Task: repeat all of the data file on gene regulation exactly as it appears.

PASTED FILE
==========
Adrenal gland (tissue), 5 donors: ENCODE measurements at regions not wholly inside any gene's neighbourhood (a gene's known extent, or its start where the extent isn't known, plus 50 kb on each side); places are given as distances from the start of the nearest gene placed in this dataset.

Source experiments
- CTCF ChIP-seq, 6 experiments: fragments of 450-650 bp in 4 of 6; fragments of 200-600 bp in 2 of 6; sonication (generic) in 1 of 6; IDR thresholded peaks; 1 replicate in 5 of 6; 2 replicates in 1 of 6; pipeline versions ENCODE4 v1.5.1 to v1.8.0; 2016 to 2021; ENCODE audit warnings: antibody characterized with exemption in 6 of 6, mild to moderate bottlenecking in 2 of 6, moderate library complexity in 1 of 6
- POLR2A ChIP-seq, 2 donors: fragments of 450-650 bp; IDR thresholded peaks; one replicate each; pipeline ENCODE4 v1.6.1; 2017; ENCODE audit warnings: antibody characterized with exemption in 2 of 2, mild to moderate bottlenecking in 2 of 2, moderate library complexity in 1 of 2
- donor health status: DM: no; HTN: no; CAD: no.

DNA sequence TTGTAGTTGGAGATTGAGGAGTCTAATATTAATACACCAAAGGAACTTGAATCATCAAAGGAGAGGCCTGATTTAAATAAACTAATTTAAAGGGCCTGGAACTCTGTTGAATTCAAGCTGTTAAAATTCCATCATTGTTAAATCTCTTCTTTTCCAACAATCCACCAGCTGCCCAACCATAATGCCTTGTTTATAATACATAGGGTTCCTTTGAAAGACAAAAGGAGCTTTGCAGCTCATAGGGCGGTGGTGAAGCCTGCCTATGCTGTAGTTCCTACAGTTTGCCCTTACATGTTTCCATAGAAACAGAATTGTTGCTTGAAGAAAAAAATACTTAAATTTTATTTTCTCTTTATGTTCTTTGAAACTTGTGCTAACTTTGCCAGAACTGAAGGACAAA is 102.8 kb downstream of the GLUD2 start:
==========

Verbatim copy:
Adrenal gland (tissue), 5 donors: ENCODE measurements at regions not wholly inside any gene's neighbourhood (a gene's known extent, or its start where the extent isn't known, plus 50 kb on each side); places are given as distances from the start of the nearest gene placed in this dataset.

Source experiments
- CTCF ChIP-seq, 6 experiments: fragments of 450-650 bp in 4 of 6; fragments of 200-600 bp in 2 of 6; sonication (generic) in 1 of 6; IDR thresholded peaks; 1 replicate in 5 of 6; 2 replicates in 1 of 6; pipeline versions ENCODE4 v1.5.1 to v1.8.0; 2016 to 2021; ENCODE audit warnings: antibody characterized with exemption in 6 of 6, mild to moderate bottlenecking in 2 of 6, moderate library complexity in 1 of 6
- POLR2A ChIP-seq, 2 donors: fragments of 450-650 bp; IDR thresholded peaks; one replicate each; pipeline ENCODE4 v1.6.1; 2017; ENCODE audit warnings: antibody characterized with exemption in 2 of 2, mild to moderate bottlenecking in 2 of 2, moderate library complexity in 1 of 2
- donor health status: DM: no; HTN: no; CAD: no.

DNA sequence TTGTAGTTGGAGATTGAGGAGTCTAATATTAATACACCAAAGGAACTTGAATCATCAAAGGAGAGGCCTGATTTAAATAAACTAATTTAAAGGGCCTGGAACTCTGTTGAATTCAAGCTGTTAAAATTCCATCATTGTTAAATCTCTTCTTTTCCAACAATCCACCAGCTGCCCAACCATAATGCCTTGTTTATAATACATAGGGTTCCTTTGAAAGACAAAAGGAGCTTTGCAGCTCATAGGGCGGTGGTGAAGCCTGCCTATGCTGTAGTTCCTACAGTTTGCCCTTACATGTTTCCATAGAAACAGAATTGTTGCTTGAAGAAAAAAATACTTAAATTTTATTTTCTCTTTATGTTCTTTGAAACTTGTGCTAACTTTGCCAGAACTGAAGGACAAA is 102.8 kb downstream of the GLUD2 start: